The Boy That Hates Books

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Chapter 12: Nicknames, Smiles and Shoelaces

I frowned to myself, still frozen to the same position. Minutes had passed before I’d realised that I hadn’t replied. I felt a gentle tap on my shoulder, and I flinched again.

“Are you going to turn around?” I could hear the confusion thick in his voice, but I could also hear him smiling.

“What book?”

I replied to what he’d said before he asked me if I was going to turn around because I obviously wasn’t. I’d made too much of a fool out of myself now. What if he was movie star gorgeous and I’d just ruined my chances with some kind of God? Best to avoid further humiliation, I decided.

He stayed silent for a few seconds more, and in those seconds I realised how weird I most likely looked in that moment. Having a conversation with my back facing the person I was talking to. I tapped my foot on the ground impatiently.

Eventually, I decided to take the upper hand in this unbelievably awkward situation.

“Can you please hurry up and tell me what book it is, because I have somewhere I need to be right now.” I sighed, pretending to be annoyed.

With no hesitation, he replied.

“Only if you answer my question.” I could still hear his smile.

“What question?”

“Are you going to turn around?”

“Are you going to tell me what book it is?”

“If you turn around.” He was holding back a laugh.

“Why do you want to see my face so badly?” I crossed my arms over my chest for effect, before I realised that he couldn’t see me.

“Why don’t you want to see my face? I’m not that bad looking...”

“Okay fine.” I whipped around, turning to face the stranger who had approached me.

The boy stood before me didn’t come close to a movie star, or a God for that matter.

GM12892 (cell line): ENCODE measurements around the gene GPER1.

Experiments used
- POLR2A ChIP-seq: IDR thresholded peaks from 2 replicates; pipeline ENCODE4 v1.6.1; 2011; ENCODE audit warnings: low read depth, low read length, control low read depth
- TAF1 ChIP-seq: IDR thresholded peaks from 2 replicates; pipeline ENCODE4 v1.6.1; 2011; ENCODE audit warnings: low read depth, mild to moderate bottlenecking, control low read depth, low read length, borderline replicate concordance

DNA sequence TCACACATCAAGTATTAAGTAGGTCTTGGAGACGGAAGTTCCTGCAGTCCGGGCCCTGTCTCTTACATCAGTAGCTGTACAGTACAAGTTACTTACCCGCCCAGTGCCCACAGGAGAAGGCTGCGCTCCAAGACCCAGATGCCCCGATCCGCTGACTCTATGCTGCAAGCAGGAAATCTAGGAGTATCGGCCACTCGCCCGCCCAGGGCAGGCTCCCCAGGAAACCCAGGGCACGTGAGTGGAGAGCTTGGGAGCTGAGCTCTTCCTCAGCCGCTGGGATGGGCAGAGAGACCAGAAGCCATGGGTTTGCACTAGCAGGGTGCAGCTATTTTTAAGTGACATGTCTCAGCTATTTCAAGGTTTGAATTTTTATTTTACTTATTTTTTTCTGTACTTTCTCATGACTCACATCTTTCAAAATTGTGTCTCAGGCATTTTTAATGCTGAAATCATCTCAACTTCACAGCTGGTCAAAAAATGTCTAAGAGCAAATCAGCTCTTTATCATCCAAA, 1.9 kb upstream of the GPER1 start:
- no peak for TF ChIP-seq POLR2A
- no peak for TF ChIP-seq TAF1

“Nice eyes.” He said.

“Uh-thank you.” I shifted awkwardly on the spot, wondering if he was crazy to say something like that to someone he’d only just met.

“Why are you looking at me like I’m crazy?”

“Are you a mind reader?” I asked Mr Smile, who was no longer smiling.

“No?” he looked lost, “Are you supposed to be left alone or do I need to call someone?”

“What’s that supposed to mean!?”

“It means that I’m not really the crazy one in this situation, you are.”

“Oh really?” I crossed my arms over my chest.

“It’s not every day that I have a conversation with someone’s back and get asked if I can read minds.”

“And it’s not every day that I get crept up on by a stranger in an empty library.” I retorted.

“I wouldn’t exactly call it creeping up on,” he gave a throaty laugh, “I tapped your shoulder and said hello quite a few times.”

“You did?” I hadn’t heard him.

“I did.” He replied.

I gave him another hard stare. He was handsome, but a rugged kind of handsome. Ruffled blonde hair, ocean blue eyes, some freckles scattered on his cheeks. His clothes were crumpled and stained, and I noticed thick layers of mud coating the bottom of his boots.

“Your laces are undone.” I pointed out.

He rolled his eyes in exaggeration, before bending down to do them up.

“God forbid my laces being undone. I’m surprised they let me in here.” Sarcasm dripped from his voice.

I continued to study him. The way he moved. The shape of his mouth as he spoke. His smile and his eyes.

“I recognise you.” I told him.

“Oh-” he stammered, “you do?”

I frowned for possibly the eighth time since I’d met this boy. For the first time since he’d tapped me on the shoulder he seemed awkward and unsettled, compared to less than a minute ago when he was all cocky and confident.

“Yeah...” I trailed off, eyes never leaving his face.